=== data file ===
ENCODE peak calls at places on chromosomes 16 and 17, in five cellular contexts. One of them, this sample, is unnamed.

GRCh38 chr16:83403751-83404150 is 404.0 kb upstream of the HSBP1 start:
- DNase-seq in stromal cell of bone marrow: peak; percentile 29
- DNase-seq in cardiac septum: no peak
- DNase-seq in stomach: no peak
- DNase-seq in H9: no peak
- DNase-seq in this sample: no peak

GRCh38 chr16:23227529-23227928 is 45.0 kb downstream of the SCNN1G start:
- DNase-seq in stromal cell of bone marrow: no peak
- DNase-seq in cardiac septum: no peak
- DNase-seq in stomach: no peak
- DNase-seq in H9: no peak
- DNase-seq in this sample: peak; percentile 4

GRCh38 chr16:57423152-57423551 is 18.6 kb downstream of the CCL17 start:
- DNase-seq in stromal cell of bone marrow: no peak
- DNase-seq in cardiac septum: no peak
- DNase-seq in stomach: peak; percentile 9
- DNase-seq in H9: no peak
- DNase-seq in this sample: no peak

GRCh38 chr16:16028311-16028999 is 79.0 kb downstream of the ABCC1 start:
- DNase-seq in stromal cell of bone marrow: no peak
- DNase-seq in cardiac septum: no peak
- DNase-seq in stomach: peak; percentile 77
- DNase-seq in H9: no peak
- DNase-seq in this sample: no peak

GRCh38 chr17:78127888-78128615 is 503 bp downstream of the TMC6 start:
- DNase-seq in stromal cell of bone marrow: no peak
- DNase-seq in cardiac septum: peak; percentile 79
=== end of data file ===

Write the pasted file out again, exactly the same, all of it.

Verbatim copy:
ENCODE peak calls at places on chromosomes 16 and 17, in five cellular contexts. One of them, this sample, is unnamed.

GRCh38 chr16:83403751-83404150 is 404.0 kb upstream of the HSBP1 start:
- DNase-seq in stromal cell of bone marrow: peak; percentile 29
- DNase-seq in cardiac septum: no peak
- DNase-seq in stomach: no peak
- DNase-seq in H9: no peak
- DNase-seq in this sample: no peak

GRCh38 chr16:23227529-23227928 is 45.0 kb downstream of the SCNN1G start:
- DNase-seq in stromal cell of bone marrow: no peak
- DNase-seq in cardiac septum: no peak
- DNase-seq in stomach: no peak
- DNase-seq in H9: no peak
- DNase-seq in this sample: peak; percentile 4

GRCh38 chr16:57423152-57423551 is 18.6 kb downstream of the CCL17 start:
- DNase-seq in stromal cell of bone marrow: no peak
- DNase-seq in cardiac septum: no peak
- DNase-seq in stomach: peak; percentile 9
- DNase-seq in H9: no peak
- DNase-seq in this sample: no peak

GRCh38 chr16:16028311-16028999 is 79.0 kb downstream of the ABCC1 start:
- DNase-seq in stromal cell of bone marrow: no peak
- DNase-seq in cardiac septum: no peak
- DNase-seq in stomach: peak; percentile 77
- DNase-seq in H9: no peak
- DNase-seq in this sample: no peak

GRCh38 chr17:78127888-78128615 is 503 bp downstream of the TMC6 start:
- DNase-seq in stromal cell of bone marrow: no peak
- DNase-seq in cardiac septum: peak; percentile 79